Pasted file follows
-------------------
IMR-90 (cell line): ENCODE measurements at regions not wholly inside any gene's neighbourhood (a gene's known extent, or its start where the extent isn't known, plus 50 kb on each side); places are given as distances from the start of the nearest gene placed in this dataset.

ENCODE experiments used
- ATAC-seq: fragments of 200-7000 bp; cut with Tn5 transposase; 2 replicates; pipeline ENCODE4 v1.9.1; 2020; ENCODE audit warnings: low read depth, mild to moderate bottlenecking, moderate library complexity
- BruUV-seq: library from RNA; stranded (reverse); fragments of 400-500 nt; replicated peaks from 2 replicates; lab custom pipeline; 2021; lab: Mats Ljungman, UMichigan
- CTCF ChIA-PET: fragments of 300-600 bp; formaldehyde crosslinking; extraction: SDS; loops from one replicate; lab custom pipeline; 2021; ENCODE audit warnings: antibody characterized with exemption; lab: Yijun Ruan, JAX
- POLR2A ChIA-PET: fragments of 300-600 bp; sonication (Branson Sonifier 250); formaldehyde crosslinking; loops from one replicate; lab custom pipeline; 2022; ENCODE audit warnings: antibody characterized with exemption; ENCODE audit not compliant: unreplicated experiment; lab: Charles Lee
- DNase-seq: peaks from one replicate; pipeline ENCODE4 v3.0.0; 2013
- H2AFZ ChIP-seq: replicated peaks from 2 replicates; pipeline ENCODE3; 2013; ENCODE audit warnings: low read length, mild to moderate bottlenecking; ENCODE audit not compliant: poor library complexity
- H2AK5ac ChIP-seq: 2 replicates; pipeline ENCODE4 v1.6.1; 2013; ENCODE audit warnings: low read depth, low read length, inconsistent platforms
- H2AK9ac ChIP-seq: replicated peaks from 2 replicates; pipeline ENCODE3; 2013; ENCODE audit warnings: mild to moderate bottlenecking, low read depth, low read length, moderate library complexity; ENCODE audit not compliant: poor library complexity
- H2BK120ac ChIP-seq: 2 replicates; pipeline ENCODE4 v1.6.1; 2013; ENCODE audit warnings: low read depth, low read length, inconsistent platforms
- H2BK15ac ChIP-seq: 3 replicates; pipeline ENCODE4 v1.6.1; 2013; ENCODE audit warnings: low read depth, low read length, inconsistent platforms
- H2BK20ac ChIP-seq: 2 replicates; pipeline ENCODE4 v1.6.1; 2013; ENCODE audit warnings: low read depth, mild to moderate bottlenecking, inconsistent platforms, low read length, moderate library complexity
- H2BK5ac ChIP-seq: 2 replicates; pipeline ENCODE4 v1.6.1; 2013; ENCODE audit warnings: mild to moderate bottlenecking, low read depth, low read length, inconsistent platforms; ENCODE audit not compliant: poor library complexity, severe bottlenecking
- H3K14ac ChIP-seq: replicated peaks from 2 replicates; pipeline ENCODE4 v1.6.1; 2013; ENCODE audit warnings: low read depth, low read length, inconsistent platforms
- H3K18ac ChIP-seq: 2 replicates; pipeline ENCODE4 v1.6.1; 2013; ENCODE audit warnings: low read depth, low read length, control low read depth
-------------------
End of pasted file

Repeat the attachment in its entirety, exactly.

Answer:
IMR-90 (cell line): ENCODE measurements at regions not wholly inside any gene's neighbourhood (a gene's known extent, or its start where the extent isn't known, plus 50 kb on each side); places are given as distances from the start of the nearest gene placed in this dataset.

ENCODE experiments used
- ATAC-seq: fragments of 200-7000 bp; cut with Tn5 transposase; 2 replicates; pipeline ENCODE4 v1.9.1; 2020; ENCODE audit warnings: low read depth, mild to moderate bottlenecking, moderate library complexity
- BruUV-seq: library from RNA; stranded (reverse); fragments of 400-500 nt; replicated peaks from 2 replicates; lab custom pipeline; 2021; lab: Mats Ljungman, UMichigan
- CTCF ChIA-PET: fragments of 300-600 bp; formaldehyde crosslinking; extraction: SDS; loops from one replicate; lab custom pipeline; 2021; ENCODE audit warnings: antibody characterized with exemption; lab: Yijun Ruan, JAX
- POLR2A ChIA-PET: fragments of 300-600 bp; sonication (Branson Sonifier 250); formaldehyde crosslinking; loops from one replicate; lab custom pipeline; 2022; ENCODE audit warnings: antibody characterized with exemption; ENCODE audit not compliant: unreplicated experiment; lab: Charles Lee
- DNase-seq: peaks from one replicate; pipeline ENCODE4 v3.0.0; 2013
- H2AFZ ChIP-seq: replicated peaks from 2 replicates; pipeline ENCODE3; 2013; ENCODE audit warnings: low read length, mild to moderate bottlenecking; ENCODE audit not compliant: poor library complexity
- H2AK5ac ChIP-seq: 2 replicates; pipeline ENCODE4 v1.6.1; 2013; ENCODE audit warnings: low read depth, low read length, inconsistent platforms
- H2AK9ac ChIP-seq: replicated peaks from 2 replicates; pipeline ENCODE3; 2013; ENCODE audit warnings: mild to moderate bottlenecking, low read depth, low read length, moderate library complexity; ENCODE audit not compliant: poor library complexity
- H2BK120ac ChIP-seq: 2 replicates; pipeline ENCODE4 v1.6.1; 2013; ENCODE audit warnings: low read depth, low read length, inconsistent platforms
- H2BK15ac ChIP-seq: 3 replicates; pipeline ENCODE4 v1.6.1; 2013; ENCODE audit warnings: low read depth, low read length, inconsistent platforms
- H2BK20ac ChIP-seq: 2 replicates; pipeline ENCODE4 v1.6.1; 2013; ENCODE audit warnings: low read depth, mild to moderate bottlenecking, inconsistent platforms, low read length, moderate library complexity
- H2BK5ac ChIP-seq: 2 replicates; pipeline ENCODE4 v1.6.1; 2013; ENCODE audit warnings: mild to moderate bottlenecking, low read depth, low read length, inconsistent platforms; ENCODE audit not compliant: poor library complexity, severe bottlenecking
- H3K14ac ChIP-seq: replicated peaks from 2 replicates; pipeline ENCODE4 v1.6.1; 2013; ENCODE audit warnings: low read depth, low read length, inconsistent platforms
- H3K18ac ChIP-seq: 2 replicates; pipeline ENCODE4 v1.6.1; 2013; ENCODE audit warnings: low read depth, low read length, control low read depth